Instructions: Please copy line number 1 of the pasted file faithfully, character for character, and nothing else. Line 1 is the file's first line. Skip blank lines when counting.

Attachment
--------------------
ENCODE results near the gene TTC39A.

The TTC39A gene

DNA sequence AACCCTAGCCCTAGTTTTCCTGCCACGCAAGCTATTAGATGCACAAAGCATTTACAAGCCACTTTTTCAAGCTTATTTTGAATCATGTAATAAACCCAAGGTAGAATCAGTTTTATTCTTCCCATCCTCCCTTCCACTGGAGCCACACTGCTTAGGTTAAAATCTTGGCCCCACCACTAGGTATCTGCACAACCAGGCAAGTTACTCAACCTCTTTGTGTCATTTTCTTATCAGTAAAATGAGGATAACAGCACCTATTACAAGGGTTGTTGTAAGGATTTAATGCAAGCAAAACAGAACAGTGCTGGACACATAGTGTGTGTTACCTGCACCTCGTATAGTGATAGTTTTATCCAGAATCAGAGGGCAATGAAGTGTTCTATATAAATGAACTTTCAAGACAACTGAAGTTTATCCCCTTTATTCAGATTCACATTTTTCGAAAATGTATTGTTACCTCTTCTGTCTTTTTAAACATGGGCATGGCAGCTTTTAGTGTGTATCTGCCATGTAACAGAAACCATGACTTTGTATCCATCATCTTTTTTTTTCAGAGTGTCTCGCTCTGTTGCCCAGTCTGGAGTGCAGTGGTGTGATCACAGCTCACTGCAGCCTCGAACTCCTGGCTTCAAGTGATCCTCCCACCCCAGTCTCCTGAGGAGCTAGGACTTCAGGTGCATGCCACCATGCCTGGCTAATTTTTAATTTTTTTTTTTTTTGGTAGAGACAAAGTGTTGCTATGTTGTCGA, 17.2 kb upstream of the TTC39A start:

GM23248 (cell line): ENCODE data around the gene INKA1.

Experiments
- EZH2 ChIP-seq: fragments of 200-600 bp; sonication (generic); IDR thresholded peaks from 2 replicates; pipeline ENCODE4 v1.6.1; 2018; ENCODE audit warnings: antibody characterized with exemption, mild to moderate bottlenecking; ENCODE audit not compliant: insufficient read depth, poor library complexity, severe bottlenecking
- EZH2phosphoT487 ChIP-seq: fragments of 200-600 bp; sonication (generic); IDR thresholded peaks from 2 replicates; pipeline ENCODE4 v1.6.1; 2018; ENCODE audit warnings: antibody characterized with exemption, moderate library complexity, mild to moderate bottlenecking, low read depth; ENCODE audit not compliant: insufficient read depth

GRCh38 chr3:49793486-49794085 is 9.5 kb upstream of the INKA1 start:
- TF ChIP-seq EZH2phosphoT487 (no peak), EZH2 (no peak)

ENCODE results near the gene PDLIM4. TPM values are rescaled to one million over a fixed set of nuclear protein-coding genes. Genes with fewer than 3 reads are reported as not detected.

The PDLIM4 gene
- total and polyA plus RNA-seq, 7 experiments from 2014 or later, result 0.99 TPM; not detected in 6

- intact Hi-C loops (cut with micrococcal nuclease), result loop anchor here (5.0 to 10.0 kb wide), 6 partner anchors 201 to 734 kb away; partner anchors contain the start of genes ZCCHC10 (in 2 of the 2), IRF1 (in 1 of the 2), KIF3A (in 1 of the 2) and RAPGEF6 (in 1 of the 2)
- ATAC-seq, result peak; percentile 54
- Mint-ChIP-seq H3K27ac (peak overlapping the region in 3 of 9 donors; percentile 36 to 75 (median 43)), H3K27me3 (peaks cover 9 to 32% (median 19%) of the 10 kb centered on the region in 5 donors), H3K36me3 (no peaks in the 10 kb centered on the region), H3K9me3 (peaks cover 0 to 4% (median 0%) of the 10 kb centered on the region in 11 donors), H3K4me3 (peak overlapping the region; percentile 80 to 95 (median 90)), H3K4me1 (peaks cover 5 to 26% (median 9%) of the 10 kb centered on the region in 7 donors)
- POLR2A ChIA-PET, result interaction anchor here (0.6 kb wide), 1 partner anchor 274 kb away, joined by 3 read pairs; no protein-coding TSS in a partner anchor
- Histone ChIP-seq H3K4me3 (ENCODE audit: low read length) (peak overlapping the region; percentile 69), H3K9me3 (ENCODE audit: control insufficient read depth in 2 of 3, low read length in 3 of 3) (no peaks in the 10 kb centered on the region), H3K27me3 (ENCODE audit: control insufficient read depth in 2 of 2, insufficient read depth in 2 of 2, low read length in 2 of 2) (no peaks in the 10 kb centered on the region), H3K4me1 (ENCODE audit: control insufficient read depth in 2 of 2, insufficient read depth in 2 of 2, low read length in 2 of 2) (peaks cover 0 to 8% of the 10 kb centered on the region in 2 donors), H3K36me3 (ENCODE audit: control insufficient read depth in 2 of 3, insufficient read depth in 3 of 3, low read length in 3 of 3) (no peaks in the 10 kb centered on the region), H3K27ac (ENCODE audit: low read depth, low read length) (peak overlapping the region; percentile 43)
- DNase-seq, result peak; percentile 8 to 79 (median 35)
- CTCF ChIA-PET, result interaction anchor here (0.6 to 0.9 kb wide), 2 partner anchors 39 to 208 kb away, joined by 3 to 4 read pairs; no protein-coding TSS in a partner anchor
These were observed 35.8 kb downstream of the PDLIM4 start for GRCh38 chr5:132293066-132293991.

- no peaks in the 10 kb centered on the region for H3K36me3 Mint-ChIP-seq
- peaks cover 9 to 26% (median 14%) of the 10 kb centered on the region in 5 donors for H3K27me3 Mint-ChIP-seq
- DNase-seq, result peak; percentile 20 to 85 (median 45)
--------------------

ENCODE results near the gene TTC39A.